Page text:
A broad-based bond or fixed-income fund like FXNAX is generally less risky than an equity fund. However, bond funds don’t provide the same growth potential, which means generally lower returns. They can be useful tools both for risk-average investors and as part of a portfolio diversification strategy.

  • Expense Ratio: 0.00%
  • Assets Under Management: $3.1 billion
  • 1-year trailing total return: -5.1%
  • 12-month Trailing (TTM) yield: 2.77%
  • Inception Date: Aug. 2, 2018

FZILX is the cheapest mutual fund among international stock index funds. It seeks to track the total-return performance of foreign developed and emerging stock markets by investing at least 80% of its assets in the Fidelity Global ex U.S. Index as well as depositary receipts representing securities included in the index. The index is a float-adjusted market cap-weighted index that aims to gauge the performance of non-U.S. large and mid cap stocks. It is also one of Fidelity’s proprietary stock indexes. The fund uses statistical sampling techniques based on capitalization, industry exposures, dividend yield, price/earnings (P/E) ratio, price/book (P/B) ratio, earnings growth, country weightings, and the effect of foreign taxes in order to replicate the performance of the index as best as possible.

Of FZILX’s 2,386 holdings, 83.7% are large cap stocks, 15.4% are mid cap, and 0.8% are small cap. Japanese equities comprise about 16.0% of the fund’s holdings, followed by equities based in the U.K. (8.7%), Canada (7.6%), China (6.8%), France (6.7%), Switzerland (6.0%), Germany (5.3%), Taiwan (4.5%), Australia (4.3%), and a host of other developed and emerging markets. The fund is managed by lead portfolio manager Louis Bottari and co-manager Robert Regan. Bottari and Regan have managed the fund since its inception in August 2018.

Consistent with modern portfolio theory, risk-averse investors will find that investing in a broad-based equity fund and a broad-based bond fund provides a significant degree of diversification. Furthermore, the combination of a U.S. stock index fund, an international stock index fund, like FZILX, and a bond index fund provides an even greater degree of diversification. Such an approach tends to maximize returns while minimizing risks.

Can I invest my Roth IRA in mutual funds?

Yes. Mutual funds are a very good investment option for Roth IRAs. The combination of a broad-based stock mutual fund and a broad-based bond mutual fund serves as a good foundation for a Roth IRA.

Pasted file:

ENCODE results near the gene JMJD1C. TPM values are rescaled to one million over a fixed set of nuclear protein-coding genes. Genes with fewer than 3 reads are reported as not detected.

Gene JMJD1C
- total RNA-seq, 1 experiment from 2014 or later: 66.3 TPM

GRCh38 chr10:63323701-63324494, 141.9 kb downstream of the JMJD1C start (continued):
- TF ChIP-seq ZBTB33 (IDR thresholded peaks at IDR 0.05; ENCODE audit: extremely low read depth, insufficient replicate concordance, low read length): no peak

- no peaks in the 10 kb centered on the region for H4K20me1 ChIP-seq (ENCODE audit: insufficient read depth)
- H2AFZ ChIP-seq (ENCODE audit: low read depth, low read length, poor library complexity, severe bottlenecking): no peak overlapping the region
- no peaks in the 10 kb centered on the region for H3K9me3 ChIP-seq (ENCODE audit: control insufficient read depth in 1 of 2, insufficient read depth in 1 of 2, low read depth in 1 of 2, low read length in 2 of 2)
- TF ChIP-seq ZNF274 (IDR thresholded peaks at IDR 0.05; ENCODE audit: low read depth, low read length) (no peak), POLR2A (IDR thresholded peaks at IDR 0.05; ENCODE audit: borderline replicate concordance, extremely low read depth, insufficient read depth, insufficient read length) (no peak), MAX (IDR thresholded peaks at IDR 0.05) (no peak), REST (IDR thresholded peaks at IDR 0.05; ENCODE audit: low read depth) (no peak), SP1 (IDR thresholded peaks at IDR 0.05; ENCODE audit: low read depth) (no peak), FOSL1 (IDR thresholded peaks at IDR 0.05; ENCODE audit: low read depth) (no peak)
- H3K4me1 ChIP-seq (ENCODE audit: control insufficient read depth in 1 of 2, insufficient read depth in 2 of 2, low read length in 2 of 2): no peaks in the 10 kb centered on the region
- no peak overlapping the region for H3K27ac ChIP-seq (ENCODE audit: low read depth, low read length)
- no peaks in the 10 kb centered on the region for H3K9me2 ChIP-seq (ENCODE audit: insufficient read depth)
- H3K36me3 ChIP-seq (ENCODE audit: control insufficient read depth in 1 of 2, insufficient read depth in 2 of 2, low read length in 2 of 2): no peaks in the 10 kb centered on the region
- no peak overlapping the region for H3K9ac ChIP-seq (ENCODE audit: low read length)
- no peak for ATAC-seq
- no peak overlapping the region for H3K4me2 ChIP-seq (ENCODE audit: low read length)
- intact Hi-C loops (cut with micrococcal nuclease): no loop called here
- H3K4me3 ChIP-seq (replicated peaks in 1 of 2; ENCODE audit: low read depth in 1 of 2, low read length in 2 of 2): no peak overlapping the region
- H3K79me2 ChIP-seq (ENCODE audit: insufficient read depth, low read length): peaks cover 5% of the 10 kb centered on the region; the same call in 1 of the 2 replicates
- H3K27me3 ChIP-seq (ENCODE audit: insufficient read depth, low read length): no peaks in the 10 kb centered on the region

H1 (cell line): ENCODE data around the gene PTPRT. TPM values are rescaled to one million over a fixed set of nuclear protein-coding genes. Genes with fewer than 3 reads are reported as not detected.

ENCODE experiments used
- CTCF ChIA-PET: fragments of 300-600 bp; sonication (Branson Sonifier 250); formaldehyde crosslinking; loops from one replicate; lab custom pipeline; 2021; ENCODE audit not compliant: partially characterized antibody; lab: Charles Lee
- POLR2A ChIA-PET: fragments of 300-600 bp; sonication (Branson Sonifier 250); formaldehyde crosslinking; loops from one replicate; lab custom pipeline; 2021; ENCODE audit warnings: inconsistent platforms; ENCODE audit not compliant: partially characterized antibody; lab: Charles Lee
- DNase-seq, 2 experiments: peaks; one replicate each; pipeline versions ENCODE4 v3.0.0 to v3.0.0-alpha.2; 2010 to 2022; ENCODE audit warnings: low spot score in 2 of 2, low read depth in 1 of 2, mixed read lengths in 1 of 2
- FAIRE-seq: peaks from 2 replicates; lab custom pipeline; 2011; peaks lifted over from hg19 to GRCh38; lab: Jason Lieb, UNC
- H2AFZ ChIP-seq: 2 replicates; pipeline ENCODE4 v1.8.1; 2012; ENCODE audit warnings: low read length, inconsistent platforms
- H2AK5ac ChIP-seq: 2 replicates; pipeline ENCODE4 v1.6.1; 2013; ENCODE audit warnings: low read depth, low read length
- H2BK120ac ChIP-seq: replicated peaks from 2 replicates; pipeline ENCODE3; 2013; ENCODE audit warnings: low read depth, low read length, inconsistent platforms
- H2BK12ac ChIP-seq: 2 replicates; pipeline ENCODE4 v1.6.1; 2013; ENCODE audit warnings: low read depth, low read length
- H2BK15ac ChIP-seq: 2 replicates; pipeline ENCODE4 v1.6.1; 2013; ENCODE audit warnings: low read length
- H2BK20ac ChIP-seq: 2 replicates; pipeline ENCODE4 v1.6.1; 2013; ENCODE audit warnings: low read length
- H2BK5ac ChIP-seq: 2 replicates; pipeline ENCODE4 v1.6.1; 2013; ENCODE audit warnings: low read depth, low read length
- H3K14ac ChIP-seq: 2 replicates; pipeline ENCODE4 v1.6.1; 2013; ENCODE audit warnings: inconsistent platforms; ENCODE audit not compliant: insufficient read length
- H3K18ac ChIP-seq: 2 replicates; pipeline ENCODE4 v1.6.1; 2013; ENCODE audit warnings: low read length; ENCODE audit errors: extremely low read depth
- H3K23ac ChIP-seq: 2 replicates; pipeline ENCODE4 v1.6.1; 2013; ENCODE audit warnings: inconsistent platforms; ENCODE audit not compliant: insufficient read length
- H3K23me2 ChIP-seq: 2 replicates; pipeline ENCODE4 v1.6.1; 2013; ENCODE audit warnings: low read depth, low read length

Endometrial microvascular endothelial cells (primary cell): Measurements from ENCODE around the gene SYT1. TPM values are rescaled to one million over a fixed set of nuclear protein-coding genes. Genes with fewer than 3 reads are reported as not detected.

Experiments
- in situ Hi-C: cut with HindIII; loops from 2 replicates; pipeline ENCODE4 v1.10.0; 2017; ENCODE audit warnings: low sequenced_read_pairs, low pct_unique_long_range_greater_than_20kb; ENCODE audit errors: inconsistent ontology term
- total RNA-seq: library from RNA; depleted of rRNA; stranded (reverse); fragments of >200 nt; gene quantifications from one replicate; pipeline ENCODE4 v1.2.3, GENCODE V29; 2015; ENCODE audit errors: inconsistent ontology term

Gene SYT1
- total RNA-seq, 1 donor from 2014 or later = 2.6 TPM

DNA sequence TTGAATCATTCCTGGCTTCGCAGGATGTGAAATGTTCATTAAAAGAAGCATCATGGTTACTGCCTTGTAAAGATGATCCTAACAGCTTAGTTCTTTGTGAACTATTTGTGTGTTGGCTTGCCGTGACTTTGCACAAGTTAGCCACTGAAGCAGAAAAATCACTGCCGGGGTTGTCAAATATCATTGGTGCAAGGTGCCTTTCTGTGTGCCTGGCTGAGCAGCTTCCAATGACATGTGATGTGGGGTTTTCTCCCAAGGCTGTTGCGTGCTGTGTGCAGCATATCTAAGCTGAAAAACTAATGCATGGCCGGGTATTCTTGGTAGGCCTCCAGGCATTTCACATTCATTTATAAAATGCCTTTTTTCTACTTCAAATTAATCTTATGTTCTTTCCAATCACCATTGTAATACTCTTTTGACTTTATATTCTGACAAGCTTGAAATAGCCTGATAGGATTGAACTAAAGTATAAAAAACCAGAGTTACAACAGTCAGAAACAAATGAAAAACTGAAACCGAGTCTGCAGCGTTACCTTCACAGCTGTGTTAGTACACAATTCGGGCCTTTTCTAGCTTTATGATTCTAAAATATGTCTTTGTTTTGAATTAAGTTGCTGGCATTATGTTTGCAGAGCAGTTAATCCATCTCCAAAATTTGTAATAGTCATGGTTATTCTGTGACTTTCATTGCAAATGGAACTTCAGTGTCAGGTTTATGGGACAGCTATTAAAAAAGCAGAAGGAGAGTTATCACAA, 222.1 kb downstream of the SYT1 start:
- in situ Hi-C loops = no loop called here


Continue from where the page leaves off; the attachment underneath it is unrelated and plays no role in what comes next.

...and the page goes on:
What index funds should I invest in for my Roth IRA?

A good starting place for most investors looking at index funds for their Roth IRAs are low-cost broad-based stock or bond index funds. Cost should be a major determining factor for investors looking at long-term investment options. For the stock fund, investors might consider the Fidelity ZERO Total Market Index (FZROX) fund, a low-cost U.S. stock index fund, or the Fidelity ZERO International Index (FZILX) fund, a low-cost international stock index fund. For the bond fund, investors may consider the Fidelity U.S. Bond Index (FXNAX) fund, a low-cost bond index fund.

Can I have multiple Roth IRAs?

Yes. There is actually no limit to the number of Roth IRAs an individual can have. However, increasing the number of Roth IRAs does not increase the amount that one can contribute each year. Whether it be one lump-sum contribution in a single Roth IRA or multiple smaller contributions in several Roth IRAs, the total amount that can be contributed each year does not change.

The Bottom Line

Most investors saving for retirement through a Roth IRA will want some combination of stocks and bonds. This combination can be achieved by investing in a broad stock index fund and a broad bond fund. A good place to start is a U.S. stock index fund and a bond index fund. For investors looking to diversify further into international stocks, an international stock index fund is a good option. The three top mutual funds by lowest costs that fit these categories include: the Fidelity ZERO Total Market Index (FZROX); Fidelity U.S. Bond Index (FXNAX); and the Fidelity ZERO International Index (FZILX).